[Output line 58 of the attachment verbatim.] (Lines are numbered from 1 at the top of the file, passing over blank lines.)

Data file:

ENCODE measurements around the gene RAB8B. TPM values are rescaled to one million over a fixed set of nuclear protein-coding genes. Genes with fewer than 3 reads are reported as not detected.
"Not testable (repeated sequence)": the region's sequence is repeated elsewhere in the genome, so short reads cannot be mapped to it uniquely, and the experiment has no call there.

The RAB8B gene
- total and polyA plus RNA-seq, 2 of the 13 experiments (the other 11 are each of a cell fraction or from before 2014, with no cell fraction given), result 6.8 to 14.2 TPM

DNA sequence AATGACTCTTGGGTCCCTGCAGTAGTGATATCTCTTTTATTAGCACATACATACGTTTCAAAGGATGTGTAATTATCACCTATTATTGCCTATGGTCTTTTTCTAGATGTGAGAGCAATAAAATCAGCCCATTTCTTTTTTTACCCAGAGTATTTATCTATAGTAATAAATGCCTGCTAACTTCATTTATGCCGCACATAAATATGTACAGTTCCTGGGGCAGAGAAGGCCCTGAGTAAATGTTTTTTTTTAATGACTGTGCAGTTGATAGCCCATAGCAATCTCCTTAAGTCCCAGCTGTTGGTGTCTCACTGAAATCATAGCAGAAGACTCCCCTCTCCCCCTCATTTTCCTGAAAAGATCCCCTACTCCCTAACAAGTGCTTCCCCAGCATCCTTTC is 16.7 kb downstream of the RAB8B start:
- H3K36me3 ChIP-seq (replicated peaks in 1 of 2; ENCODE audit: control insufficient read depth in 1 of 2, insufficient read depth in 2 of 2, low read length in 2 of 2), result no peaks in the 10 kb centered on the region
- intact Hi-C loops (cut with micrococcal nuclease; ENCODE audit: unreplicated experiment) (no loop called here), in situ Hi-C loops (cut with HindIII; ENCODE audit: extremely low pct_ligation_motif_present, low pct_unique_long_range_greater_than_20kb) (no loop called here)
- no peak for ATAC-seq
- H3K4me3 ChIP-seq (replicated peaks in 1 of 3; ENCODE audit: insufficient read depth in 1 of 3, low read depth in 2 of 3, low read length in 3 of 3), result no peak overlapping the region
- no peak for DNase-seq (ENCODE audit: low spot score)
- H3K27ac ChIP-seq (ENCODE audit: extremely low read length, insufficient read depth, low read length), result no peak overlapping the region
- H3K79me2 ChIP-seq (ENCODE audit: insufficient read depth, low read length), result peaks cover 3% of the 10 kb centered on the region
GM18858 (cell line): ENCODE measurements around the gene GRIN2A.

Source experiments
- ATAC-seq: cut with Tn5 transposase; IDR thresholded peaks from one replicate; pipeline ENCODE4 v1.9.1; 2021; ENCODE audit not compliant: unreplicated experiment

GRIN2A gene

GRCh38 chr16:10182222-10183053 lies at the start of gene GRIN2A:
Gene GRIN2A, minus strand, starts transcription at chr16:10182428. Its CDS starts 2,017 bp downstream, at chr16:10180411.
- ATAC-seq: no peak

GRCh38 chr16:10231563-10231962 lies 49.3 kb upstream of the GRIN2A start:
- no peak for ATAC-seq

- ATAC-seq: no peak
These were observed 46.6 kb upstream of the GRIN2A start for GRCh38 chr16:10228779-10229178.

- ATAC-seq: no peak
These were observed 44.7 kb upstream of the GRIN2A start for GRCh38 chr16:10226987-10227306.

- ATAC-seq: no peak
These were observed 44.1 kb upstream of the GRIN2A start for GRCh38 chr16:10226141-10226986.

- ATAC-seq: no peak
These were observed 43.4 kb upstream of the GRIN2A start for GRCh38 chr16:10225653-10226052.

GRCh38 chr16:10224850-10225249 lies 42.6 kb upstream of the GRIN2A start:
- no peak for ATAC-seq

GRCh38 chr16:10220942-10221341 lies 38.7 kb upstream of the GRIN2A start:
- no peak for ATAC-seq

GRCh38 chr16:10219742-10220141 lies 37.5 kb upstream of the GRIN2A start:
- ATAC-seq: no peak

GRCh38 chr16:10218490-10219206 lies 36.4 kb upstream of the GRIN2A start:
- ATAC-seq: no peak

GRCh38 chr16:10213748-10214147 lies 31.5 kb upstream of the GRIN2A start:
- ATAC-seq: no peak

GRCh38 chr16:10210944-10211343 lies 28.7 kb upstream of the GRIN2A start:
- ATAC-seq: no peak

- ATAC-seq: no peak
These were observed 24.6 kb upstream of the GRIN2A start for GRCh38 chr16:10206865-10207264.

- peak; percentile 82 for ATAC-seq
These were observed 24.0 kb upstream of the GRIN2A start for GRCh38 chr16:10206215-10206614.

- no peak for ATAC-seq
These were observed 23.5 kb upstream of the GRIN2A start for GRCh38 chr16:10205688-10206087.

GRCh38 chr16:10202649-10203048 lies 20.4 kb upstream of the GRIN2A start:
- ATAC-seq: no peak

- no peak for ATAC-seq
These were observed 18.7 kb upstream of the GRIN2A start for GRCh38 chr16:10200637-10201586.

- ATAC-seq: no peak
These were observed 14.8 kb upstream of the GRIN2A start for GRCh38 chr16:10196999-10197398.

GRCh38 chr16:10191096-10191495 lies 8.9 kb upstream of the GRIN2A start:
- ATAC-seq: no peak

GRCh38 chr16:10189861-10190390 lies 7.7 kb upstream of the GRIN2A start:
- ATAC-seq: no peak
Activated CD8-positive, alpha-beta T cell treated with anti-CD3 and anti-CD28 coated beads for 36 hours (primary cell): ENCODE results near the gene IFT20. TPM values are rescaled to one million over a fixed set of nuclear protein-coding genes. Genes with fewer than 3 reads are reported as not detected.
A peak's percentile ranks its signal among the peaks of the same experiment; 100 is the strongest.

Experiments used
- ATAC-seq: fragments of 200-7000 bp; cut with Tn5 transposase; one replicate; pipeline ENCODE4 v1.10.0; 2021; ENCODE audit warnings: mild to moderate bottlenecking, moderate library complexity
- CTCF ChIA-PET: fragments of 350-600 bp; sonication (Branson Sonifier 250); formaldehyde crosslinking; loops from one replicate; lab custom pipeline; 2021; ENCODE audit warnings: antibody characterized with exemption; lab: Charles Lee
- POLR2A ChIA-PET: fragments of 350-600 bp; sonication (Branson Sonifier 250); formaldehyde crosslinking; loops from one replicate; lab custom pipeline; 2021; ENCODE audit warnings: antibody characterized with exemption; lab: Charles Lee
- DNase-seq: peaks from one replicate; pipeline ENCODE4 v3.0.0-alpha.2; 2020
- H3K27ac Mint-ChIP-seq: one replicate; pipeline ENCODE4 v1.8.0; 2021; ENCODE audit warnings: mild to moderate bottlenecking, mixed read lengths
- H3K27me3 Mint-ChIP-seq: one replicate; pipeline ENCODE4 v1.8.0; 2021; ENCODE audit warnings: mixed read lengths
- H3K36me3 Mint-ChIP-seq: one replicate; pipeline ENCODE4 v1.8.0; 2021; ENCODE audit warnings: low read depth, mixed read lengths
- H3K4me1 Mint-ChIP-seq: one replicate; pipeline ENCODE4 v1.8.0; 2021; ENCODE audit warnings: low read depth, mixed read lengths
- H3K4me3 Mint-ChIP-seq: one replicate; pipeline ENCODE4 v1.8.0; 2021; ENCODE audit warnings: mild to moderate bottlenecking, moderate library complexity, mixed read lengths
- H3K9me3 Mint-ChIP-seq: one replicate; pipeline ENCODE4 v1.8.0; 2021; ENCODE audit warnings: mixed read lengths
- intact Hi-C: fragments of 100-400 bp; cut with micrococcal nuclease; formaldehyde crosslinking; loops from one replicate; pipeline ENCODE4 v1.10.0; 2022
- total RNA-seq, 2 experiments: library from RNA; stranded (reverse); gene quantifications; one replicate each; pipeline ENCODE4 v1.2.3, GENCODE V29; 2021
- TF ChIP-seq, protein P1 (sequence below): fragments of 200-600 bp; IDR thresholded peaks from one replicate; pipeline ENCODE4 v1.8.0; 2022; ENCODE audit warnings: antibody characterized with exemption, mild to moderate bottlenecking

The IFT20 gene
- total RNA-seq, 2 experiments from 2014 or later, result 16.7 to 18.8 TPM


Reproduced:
Activated CD8-positive, alpha-beta T cell treated with anti-CD3 and anti-CD28 coated beads for 36 hours (primary cell): ENCODE results near the gene IFT20. TPM values are rescaled to one million over a fixed set of nuclear protein-coding genes. Genes with fewer than 3 reads are reported as not detected.